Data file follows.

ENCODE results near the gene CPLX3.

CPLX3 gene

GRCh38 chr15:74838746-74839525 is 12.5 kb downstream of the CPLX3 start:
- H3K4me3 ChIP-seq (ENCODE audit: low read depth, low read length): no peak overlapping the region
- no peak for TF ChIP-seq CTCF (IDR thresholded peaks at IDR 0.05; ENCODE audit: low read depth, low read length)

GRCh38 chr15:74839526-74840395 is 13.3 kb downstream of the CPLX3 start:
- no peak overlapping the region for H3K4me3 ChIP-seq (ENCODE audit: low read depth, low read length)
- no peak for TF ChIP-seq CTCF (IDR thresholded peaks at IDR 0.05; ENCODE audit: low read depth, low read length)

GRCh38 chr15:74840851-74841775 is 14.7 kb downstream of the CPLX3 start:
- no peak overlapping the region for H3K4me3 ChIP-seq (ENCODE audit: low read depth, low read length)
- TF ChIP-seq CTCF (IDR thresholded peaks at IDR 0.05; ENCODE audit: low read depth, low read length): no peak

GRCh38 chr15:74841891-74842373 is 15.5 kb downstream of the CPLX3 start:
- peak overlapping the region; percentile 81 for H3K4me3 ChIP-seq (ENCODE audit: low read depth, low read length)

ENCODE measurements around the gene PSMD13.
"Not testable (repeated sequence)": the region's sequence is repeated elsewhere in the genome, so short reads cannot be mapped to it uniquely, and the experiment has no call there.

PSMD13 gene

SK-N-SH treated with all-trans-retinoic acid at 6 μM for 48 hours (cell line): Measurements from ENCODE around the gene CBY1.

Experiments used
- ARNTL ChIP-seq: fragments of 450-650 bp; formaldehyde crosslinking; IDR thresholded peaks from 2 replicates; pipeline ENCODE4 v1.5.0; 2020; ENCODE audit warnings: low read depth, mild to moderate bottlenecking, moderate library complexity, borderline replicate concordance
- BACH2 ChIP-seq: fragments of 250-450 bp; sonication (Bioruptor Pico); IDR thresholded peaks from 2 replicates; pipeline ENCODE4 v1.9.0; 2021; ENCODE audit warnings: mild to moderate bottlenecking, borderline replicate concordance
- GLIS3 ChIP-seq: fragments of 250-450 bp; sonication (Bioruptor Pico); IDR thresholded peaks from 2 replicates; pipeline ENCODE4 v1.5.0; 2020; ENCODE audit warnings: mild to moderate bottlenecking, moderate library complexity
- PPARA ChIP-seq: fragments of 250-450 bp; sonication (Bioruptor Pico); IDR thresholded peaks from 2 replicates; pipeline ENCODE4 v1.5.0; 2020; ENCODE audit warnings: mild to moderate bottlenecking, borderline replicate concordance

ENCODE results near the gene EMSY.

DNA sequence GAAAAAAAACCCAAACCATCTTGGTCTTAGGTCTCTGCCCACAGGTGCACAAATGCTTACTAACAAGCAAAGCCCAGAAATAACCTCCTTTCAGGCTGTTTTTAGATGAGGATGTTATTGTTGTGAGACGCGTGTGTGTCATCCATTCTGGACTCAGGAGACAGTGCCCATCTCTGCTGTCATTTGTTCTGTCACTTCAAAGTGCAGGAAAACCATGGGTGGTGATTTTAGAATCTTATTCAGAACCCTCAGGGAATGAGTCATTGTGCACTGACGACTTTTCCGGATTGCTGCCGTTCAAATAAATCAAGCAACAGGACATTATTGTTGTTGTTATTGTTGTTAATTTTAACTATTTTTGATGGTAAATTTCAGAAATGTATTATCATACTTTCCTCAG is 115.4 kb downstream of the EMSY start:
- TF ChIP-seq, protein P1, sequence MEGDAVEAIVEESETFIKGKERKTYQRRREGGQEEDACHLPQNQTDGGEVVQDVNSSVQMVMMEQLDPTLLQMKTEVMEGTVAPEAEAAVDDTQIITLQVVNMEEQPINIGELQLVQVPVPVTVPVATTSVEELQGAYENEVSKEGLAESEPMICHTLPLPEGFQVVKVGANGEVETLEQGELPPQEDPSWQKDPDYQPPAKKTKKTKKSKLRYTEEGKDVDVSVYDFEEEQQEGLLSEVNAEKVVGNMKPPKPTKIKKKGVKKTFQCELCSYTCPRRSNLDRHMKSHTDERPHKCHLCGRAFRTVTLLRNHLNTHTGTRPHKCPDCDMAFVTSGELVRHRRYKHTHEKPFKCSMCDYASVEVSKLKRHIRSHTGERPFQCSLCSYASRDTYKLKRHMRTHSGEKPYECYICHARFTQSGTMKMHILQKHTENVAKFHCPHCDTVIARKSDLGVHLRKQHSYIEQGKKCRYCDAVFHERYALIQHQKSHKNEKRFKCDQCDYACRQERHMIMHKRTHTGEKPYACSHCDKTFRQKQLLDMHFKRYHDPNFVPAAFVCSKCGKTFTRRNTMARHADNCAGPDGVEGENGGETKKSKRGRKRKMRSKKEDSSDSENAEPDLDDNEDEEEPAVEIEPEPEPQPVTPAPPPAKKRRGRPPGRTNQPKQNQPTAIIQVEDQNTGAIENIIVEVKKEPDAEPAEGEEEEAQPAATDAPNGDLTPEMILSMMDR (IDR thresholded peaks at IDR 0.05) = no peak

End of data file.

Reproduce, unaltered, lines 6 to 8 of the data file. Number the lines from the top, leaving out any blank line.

GRCh38 chr15:74839526-74840395 is 13.3 kb downstream of the CPLX3 start:
- no peak overlapping the region for H3K4me3 ChIP-seq (ENCODE audit: low read depth, low read length)
- no peak for TF ChIP-seq CTCF (IDR thresholded peaks at IDR 0.05; ENCODE audit: low read depth, low read length)